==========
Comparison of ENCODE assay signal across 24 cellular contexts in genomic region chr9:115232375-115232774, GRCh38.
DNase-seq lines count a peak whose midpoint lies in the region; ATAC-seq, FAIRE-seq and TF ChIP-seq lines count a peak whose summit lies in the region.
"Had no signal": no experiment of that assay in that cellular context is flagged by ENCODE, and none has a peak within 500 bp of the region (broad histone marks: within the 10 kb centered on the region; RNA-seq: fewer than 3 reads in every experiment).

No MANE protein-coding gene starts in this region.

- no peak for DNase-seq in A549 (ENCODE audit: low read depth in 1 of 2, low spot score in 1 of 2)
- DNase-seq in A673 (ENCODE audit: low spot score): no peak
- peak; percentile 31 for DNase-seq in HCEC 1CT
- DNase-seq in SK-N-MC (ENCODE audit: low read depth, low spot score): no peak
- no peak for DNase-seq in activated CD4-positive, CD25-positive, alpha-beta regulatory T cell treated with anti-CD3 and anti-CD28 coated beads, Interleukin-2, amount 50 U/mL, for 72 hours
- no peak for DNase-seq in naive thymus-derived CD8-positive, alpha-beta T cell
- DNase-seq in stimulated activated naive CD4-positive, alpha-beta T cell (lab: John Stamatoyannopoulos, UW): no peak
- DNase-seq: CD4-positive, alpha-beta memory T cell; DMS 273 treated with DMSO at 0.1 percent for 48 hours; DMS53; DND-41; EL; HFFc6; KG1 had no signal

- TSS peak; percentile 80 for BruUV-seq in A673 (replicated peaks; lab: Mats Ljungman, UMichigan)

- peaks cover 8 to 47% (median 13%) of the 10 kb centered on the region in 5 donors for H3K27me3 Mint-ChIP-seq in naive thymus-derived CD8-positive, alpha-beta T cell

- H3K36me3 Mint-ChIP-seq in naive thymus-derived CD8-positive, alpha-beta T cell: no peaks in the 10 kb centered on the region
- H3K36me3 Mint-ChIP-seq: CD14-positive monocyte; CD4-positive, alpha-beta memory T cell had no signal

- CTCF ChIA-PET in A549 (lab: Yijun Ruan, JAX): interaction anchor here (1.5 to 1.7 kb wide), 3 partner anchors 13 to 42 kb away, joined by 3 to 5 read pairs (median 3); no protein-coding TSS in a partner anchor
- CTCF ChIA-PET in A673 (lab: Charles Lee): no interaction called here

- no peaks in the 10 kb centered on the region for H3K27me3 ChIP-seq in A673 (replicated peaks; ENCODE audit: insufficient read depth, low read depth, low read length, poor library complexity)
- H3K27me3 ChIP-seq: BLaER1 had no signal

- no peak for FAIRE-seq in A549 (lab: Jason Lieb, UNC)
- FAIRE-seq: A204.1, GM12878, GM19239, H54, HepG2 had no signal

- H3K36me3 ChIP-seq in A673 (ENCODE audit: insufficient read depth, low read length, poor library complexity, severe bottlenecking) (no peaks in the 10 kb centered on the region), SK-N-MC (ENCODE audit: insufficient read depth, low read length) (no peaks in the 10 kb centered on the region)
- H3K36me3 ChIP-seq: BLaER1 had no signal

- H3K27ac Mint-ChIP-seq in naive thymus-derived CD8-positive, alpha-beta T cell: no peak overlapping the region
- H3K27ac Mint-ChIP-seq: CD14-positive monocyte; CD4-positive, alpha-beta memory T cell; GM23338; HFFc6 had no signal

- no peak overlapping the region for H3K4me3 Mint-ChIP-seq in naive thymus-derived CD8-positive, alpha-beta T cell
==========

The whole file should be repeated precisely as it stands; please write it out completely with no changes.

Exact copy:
Comparison of ENCODE assay signal across 24 cellular contexts in genomic region chr9:115232375-115232774, GRCh38.
DNase-seq lines count a peak whose midpoint lies in the region; ATAC-seq, FAIRE-seq and TF ChIP-seq lines count a peak whose summit lies in the region.
"Had no signal": no experiment of that assay in that cellular context is flagged by ENCODE, and none has a peak within 500 bp of the region (broad histone marks: within the 10 kb centered on the region; RNA-seq: fewer than 3 reads in every experiment).

No MANE protein-coding gene starts in this region.

- no peak for DNase-seq in A549 (ENCODE audit: low read depth in 1 of 2, low spot score in 1 of 2)
- DNase-seq in A673 (ENCODE audit: low spot score): no peak
- peak; percentile 31 for DNase-seq in HCEC 1CT
- DNase-seq in SK-N-MC (ENCODE audit: low read depth, low spot score): no peak
- no peak for DNase-seq in activated CD4-positive, CD25-positive, alpha-beta regulatory T cell treated with anti-CD3 and anti-CD28 coated beads, Interleukin-2, amount 50 U/mL, for 72 hours
- no peak for DNase-seq in naive thymus-derived CD8-positive, alpha-beta T cell
- DNase-seq in stimulated activated naive CD4-positive, alpha-beta T cell (lab: John Stamatoyannopoulos, UW): no peak
- DNase-seq: CD4-positive, alpha-beta memory T cell; DMS 273 treated with DMSO at 0.1 percent for 48 hours; DMS53; DND-41; EL; HFFc6; KG1 had no signal

- TSS peak; percentile 80 for BruUV-seq in A673 (replicated peaks; lab: Mats Ljungman, UMichigan)

- peaks cover 8 to 47% (median 13%) of the 10 kb centered on the region in 5 donors for H3K27me3 Mint-ChIP-seq in naive thymus-derived CD8-positive, alpha-beta T cell

- H3K36me3 Mint-ChIP-seq in naive thymus-derived CD8-positive, alpha-beta T cell: no peaks in the 10 kb centered on the region
- H3K36me3 Mint-ChIP-seq: CD14-positive monocyte; CD4-positive, alpha-beta memory T cell had no signal

- CTCF ChIA-PET in A549 (lab: Yijun Ruan, JAX): interaction anchor here (1.5 to 1.7 kb wide), 3 partner anchors 13 to 42 kb away, joined by 3 to 5 read pairs (median 3); no protein-coding TSS in a partner anchor
- CTCF ChIA-PET in A673 (lab: Charles Lee): no interaction called here

- no peaks in the 10 kb centered on the region for H3K27me3 ChIP-seq in A673 (replicated peaks; ENCODE audit: insufficient read depth, low read depth, low read length, poor library complexity)
- H3K27me3 ChIP-seq: BLaER1 had no signal

- no peak for FAIRE-seq in A549 (lab: Jason Lieb, UNC)
- FAIRE-seq: A204.1, GM12878, GM19239, H54, HepG2 had no signal

- H3K36me3 ChIP-seq in A673 (ENCODE audit: insufficient read depth, low read length, poor library complexity, severe bottlenecking) (no peaks in the 10 kb centered on the region), SK-N-MC (ENCODE audit: insufficient read depth, low read length) (no peaks in the 10 kb centered on the region)
- H3K36me3 ChIP-seq: BLaER1 had no signal

- H3K27ac Mint-ChIP-seq in naive thymus-derived CD8-positive, alpha-beta T cell: no peak overlapping the region
- H3K27ac Mint-ChIP-seq: CD14-positive monocyte; CD4-positive, alpha-beta memory T cell; GM23338; HFFc6 had no signal

- no peak overlapping the region for H3K4me3 Mint-ChIP-seq in naive thymus-derived CD8-positive, alpha-beta T cell